Exercise – good for our gut?

Kirstie Lamb – Researcher and Trainer in Public Health/ 3 July 2017

Our body contains tens of trillions of microbes (bacteria). There are more than a thousand different known species of these microbes, both ‘good’ and ‘bad’, that could be present in our gut (our gastrointestinal (GI) tract). We all have different compositions, amounts and types (referred to as the diversity) of these microbes, making up our own unique microbiota profile. Our gut microbiota assists with the digestion and absorption of our food in order to produce the energy we need to function. Gut microbes are also required to maintain a healthy immune system and to reduce inflammation. Therefore, a diverse microbiota is essential for all aspects of our health.

Gut microbes and our health

This is a relatively new but expanding area of research, with an increasing amount of evidence showing that our gut microbiota plays a key role in the development of many diseases. For example, microbe imbalance (a reduction in beneficial ‘good’ bacteria and an increase in disease-causing ‘bad’ bacteria), potentially as a result of increased inflammation in the gut, has been linked to allergies, colon cancer, heart disease, digestive disorders, metabolic syndrome and diabetes [1]. This imbalance is known as gut microbiota dysbiosis and defined by Gut Microbiota for Health (www.gutmicrobiotaforhealth.com) as ‘a disruption in the beneficial relationship between the body and its microbiota’. Loss of bacterial diversity has also been linked to GI diseases, obesity and obesity-associated disorders. For example, the abundance of a specific microbe called Akkermansia muciniphilla has been shown to inversely correlate with obesity (i.e. more of this microbe means a lower risk of obesity)[2].

Our microbiota can be influenced by both internal and external factors including our diet, lifestyle (e.g. stress, antibiotic use and alcohol consumption) and our genetics. Our physical activity levels have also recently been suggested to affect our microbiota.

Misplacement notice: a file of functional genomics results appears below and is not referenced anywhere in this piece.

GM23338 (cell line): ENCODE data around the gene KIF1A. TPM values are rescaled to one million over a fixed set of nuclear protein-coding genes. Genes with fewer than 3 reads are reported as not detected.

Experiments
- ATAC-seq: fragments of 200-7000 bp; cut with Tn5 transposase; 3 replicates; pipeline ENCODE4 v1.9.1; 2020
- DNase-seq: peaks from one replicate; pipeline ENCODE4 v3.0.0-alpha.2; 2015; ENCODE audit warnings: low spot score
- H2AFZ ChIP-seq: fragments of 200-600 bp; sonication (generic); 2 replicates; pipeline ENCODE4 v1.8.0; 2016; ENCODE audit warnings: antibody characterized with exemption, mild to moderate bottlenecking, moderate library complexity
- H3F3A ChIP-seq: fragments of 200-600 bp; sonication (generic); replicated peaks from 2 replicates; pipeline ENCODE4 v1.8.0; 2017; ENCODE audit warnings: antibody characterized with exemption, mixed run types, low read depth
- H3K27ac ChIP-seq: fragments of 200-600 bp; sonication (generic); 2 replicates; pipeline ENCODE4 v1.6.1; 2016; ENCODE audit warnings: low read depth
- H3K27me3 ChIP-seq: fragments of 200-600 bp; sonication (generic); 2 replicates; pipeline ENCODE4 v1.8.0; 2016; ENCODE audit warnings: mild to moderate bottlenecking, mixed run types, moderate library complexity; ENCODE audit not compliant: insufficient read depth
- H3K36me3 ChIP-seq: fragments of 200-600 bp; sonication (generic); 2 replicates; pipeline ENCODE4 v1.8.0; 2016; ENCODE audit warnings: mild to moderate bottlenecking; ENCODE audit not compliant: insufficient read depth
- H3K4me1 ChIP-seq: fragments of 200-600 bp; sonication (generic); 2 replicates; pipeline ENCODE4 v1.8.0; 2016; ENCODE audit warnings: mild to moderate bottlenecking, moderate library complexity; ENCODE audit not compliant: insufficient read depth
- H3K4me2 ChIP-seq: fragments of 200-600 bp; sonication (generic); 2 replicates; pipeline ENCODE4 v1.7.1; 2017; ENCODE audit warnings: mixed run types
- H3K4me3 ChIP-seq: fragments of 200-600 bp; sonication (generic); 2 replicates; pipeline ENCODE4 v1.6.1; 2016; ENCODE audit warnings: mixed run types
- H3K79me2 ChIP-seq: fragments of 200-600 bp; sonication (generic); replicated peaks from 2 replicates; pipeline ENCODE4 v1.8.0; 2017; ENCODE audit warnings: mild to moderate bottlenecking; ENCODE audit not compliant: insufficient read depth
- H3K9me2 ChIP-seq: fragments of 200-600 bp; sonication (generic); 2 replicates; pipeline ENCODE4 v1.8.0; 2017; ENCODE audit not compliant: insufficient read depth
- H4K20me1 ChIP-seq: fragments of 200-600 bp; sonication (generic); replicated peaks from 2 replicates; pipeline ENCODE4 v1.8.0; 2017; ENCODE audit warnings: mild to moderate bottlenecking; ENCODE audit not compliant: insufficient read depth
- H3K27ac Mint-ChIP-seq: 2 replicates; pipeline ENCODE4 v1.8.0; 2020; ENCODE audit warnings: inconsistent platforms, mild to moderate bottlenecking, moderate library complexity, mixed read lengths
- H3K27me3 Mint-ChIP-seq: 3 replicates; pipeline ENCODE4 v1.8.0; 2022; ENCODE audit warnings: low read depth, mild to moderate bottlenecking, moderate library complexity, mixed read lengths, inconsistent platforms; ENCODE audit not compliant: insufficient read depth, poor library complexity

Physical activity and gut microbes

Sedentary behaviour (i.e. lack of physical activity) has been linked to several health conditions including heart disease, cancer and diabetes, which are also associated with poor microbiota diversity. It has therefore been proposed that one of the ways in which physical activity influences our health is through the modification of our microbiota. The influence of diet on our microbiota is more well-known than the effect of exercise, as this has been the focus of most existing studies. However, there is an increasing number of studies investigating physical activity and fitness. Initial findings suggest that we may be able to increase the number of ‘good’ bacteria in our gut by increasing our physical activity levels.

As this area of research is in its infancy, there is limited clinical evidence available and most existing studies have used mice or rats rather than humans! Studies in rats and mice have suggested that specific microbiota compositions help protect against obesity [3]. Exercise (wheel running) has been demonstrated to induce changes in the gut microbiota of rats, increasing the presence of some ‘good’ bacteria [4]. However, it has been acknowledged that diet may also play a role in these observed effects [5].

Unlike animal studies, human studies tend to be observational, rather than clinical trials, as there are greater ethical considerations required. One study conducted on professional rugby players showed them to have a greater diversity of gut microbes in contrast to healthy non-athletes [6, 7]. Within this study, non-athletic individuals with a lower BMI (body mass index) were shown to have a greater abundance of the Akkermansia muciniphilla bacteria than those with a high BMI, reinforcing the potential relationship that this bacteria has with our body mass. However, as the diversity also correlated to protein intake, individuals’ diets may have confounded results. It is difficult to isolate the effects of physical activity on our microbiota from the effects of diet, as we know that the impact of the diet can be great. Nevertheless, one study found that, regardless of diet, cardiorespiratory fitness (CRF) correlated with increased microbial diversity (i.e. greater diversity of microbes found in fitter individuals)[8]. CRF is considered a high predictor of mortality (death), so greater physical activity-induced diversity may therefore reduce risk of mortality. Further research is needed to separate the effects of diet and exercise.